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POLLACK, SYDNEY: IN THE AFTERMATH

 American filmmakers won’t be making any worthwhile movies about the catastrophic terrorist attacks on September 11, 2001 for some years, perhaps a decade, says respected producer, director and actor Sydney Pollack. "We need to digest it…look what happened after Vietnam. We didn’t get a decent film from Vietnam for 10 years," he tells Andrew L. Urban.

Speaking in Sydney during his Australian visit last week – as guest of the Australian Writers Guild, the Australian Screen Directors Association, and the Screen Producers Association of Australia – Pollack is emphatic that filmmakers will need to distance themselves from the event to be able to explore it effectively. "All we got were sort of kneejerk films, or rage, or adolescent outcries. We began to get mature, disturbing, complicated, ambiguous movies ten years later. It’s got to ferment a bit. There’s a difference between putting light through a window and putting light through a prism. If you put it through a window, you literally get back what you see.

"when it turn into some sort of art"

"If you put it through a prism, white light becomes every colour of the rainbow, and that’s in a way what it is when it turn into some sort of art. We haven’t got a prism yet."

He also stresses that filmmakers have a responsibility to broaden their outlook on the diversity of human nature.

But this should be driven by creative storytelling imperatives. "Our job is to entertain you – and sometimes that entertainment, by accident, reaches the level of real art and lasts forever. And often it changes the way you think. But it isn’t designed by the filmmaker to do that. Oftentimes if it is, all you get is pretentious crap. Or propaganda. But if you see a film like Grand Illusion or All Quiet on the Western Front, where it takes your cliché ideas about someone you think is your enemy and suddenly see another part of them and changes the way you think about them – that’s healthy. But I wouldn’t know how to do that consciously, how to sit down with a writer and say ‘let’s make a movie about how good it is to be freedom loving Americans and let’s imagine you’re a Muslim guy who hates us and what are we going to show him to make him love us.’ That’s like making a commercial, in a way. It fulfils a different function."

Nursing a cold but keeping to his heavy schedule in Sydney and Melbourne (handing out awards, speaking at seminars, guest appearing at dinners), Pollack displays a calm curiosity and incisive intelligence. He is eloquent without being pretentious and enjoys good company, good food, good wine. He says he accepted the invitation to come here because he likes Australia (he was here two years ago to promote his film, Random Hearts [and whip up a dinner for Tom & Nicole] – see INTERVIEW).

Always at arms length from the major studios, but also always on good terms, Pollack is an independent, but not a rogue filmmaker. For example, The Quiet American on which he serves as a producer, is independently financed, but Miramax will distribute it. Another independent film he’s developing will be distributed by DreamWorks. "I can’t make movies and distribute them in the United States without the majors, because the rest of the world is often dependent on the US distribution deal and there you can only go to majors. It’s too difficult otherwise."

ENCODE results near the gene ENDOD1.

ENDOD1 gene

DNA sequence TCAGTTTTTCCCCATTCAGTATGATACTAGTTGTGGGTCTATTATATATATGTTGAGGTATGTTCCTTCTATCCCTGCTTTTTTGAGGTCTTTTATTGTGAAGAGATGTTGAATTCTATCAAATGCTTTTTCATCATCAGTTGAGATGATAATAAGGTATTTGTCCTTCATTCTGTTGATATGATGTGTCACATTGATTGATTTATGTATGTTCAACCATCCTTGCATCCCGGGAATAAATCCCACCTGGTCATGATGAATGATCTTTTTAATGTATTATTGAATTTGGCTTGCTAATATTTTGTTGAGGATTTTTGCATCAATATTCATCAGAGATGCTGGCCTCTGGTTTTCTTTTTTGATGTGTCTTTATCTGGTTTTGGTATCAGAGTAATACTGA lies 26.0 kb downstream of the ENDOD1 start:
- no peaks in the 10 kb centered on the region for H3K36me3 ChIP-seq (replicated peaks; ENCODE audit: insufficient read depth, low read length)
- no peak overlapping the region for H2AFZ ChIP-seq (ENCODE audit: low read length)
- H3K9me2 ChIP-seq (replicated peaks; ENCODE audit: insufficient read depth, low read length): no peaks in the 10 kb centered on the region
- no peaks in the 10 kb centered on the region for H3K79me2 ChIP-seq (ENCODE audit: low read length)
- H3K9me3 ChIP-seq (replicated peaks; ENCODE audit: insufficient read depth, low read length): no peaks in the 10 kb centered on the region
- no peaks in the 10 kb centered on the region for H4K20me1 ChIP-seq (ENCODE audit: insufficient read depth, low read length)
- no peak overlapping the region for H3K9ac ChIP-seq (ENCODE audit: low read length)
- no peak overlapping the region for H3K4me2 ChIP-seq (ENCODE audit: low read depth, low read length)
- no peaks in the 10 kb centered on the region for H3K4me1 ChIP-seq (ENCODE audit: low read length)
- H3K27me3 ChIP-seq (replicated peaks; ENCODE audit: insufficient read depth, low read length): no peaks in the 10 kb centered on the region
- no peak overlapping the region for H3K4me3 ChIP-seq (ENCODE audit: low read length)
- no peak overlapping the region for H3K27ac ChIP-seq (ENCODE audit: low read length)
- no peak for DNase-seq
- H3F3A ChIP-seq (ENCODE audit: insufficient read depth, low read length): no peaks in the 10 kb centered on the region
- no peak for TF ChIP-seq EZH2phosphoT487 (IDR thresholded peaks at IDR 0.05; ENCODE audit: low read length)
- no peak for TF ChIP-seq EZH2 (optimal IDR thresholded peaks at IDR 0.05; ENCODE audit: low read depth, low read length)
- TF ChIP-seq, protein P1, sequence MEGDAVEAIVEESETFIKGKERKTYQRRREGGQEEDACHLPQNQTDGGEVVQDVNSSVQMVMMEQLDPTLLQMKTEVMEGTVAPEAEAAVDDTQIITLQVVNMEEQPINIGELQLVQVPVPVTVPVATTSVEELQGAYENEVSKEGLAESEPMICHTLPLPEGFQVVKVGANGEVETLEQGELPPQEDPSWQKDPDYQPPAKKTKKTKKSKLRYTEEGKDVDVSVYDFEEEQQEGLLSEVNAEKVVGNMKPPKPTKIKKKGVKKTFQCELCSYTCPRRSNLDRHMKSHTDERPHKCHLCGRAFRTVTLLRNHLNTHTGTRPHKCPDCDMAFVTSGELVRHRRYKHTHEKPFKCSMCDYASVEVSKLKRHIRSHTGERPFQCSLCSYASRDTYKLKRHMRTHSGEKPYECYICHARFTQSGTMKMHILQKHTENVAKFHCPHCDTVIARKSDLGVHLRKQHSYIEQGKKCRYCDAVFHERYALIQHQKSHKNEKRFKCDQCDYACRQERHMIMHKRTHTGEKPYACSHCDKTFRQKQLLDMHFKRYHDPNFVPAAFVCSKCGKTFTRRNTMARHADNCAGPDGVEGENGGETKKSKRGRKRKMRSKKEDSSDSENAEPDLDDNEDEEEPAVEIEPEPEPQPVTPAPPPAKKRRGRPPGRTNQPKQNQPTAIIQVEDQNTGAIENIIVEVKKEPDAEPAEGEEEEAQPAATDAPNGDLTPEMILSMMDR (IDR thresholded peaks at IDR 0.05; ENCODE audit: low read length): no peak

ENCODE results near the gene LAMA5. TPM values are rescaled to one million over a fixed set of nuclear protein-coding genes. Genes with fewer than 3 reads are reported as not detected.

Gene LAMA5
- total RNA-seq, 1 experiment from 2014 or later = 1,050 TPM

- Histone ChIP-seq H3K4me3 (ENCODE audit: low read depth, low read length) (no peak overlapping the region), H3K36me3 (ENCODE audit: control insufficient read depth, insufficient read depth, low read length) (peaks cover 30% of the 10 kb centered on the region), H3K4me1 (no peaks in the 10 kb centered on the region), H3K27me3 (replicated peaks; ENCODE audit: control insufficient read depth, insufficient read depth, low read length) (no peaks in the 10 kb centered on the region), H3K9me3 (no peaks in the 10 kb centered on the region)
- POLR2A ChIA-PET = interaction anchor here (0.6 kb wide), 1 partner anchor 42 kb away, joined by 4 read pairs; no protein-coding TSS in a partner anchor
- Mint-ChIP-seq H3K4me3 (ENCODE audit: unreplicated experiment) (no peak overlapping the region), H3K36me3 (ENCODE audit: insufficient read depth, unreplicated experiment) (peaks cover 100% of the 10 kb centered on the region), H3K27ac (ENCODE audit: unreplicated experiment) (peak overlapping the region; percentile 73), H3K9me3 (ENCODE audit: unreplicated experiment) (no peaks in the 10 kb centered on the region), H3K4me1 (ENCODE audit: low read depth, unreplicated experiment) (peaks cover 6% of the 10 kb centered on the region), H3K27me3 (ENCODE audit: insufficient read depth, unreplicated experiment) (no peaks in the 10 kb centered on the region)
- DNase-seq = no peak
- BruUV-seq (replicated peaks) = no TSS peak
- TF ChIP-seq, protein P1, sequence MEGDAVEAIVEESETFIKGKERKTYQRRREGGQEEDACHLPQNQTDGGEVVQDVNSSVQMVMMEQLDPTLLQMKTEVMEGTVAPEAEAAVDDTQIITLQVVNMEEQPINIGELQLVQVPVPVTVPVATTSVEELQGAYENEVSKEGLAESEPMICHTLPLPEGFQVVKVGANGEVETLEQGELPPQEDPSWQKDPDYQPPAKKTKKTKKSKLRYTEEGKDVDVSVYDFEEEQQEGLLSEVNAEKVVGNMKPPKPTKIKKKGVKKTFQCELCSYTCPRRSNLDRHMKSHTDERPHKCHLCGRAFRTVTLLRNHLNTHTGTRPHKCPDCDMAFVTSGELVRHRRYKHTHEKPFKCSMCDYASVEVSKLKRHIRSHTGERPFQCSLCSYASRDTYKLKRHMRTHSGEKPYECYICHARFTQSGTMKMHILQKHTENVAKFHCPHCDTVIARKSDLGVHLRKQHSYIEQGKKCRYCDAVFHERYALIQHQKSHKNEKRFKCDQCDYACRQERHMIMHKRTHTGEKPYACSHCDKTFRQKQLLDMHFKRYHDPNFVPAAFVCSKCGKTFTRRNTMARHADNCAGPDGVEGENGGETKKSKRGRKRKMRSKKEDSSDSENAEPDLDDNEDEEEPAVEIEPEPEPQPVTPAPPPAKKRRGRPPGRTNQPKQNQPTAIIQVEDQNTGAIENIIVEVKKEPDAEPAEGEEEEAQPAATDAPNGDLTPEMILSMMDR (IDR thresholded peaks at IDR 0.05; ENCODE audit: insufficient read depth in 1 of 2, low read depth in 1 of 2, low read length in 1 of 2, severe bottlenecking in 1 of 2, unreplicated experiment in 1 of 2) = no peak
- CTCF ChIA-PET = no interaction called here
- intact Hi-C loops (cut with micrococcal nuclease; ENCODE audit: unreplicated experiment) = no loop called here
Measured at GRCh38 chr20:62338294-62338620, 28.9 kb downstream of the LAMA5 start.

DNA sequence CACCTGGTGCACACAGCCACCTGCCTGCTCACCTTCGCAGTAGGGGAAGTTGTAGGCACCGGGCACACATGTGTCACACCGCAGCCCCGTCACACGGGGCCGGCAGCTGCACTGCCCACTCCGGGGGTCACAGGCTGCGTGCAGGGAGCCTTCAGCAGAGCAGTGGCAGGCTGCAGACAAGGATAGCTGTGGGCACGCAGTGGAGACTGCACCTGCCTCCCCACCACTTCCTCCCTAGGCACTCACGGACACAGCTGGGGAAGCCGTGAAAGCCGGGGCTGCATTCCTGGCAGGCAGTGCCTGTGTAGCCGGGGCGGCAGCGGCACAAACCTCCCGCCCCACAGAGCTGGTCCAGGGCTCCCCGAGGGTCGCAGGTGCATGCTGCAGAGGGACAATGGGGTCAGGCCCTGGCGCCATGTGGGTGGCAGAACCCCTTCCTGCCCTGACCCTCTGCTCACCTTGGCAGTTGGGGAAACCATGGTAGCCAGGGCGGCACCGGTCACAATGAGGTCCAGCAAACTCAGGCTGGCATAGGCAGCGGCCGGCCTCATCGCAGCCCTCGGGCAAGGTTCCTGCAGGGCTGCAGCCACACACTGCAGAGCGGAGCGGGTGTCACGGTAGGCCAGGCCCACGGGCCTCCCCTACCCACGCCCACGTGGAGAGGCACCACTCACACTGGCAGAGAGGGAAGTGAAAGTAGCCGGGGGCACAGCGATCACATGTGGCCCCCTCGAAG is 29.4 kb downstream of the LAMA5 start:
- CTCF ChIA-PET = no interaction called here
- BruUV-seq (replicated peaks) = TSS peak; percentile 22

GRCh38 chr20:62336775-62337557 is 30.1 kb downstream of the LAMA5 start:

"I can be slightly riskier"

He regards himself as half in and half out of the major club. "It’s a little tougher than working with a studio for an economic point of view but it’s often more interesting. I can be slightly riskier…."

His involvement in The Quiet American for example, was at the invitation of director Phil Noyce. "Originally my interest was in the material. I have since got more involved and have a lot of stake in it. But I was fascinated by the novel and it has never been filmed properly. It was filmed once. Badly. Really badly. Again, part of the cold war," he says referring to the beginning of our conversation. "Total propaganda. Audi Murphy and Michael Redgrave." (Noyce has cast Brendan Fraser and Michael Caine in those roles.)

"The film has taken strange new meanings since the events of September 11, because it is about the price of commitment versus the price of non-commitment, in some way. There is a line in the book, 'Sooner or later one has to take sides, if one is to remain human.' Suddenly that has become a resonant thought. We first previewed the film the night before September 11 – Monday night. Tuesday morning we were on the way to Miramax when the tragedy happened and we were trapped in New York. So we went back to work on the film – and we were seeing it with different eyes, not knowing how it would be viewed, because it is an American, in this case, who does the blowing up of [places.

"When we previewed it next, a couple of weeks later, you could feel a different attitude toward the film. I won’t say better I won’t say worse, but certainly it was different. A bit more serious…The issue of when you have to create damage in order to save lives is a big issue. And this film tries to ask those questions."

"I want to explore questions to which I don’t know the answer"

For Pollack, this is a typical experience; he gets fascinated by films that tackle subjects about which he is uncertain, whether philosophical or physical, international relation or intimate relationships…"I have a short attention span. If I know the answer, there is no sense harping on it. I want to explore questions to which I don’t know the answer."

Published November 22, 2001

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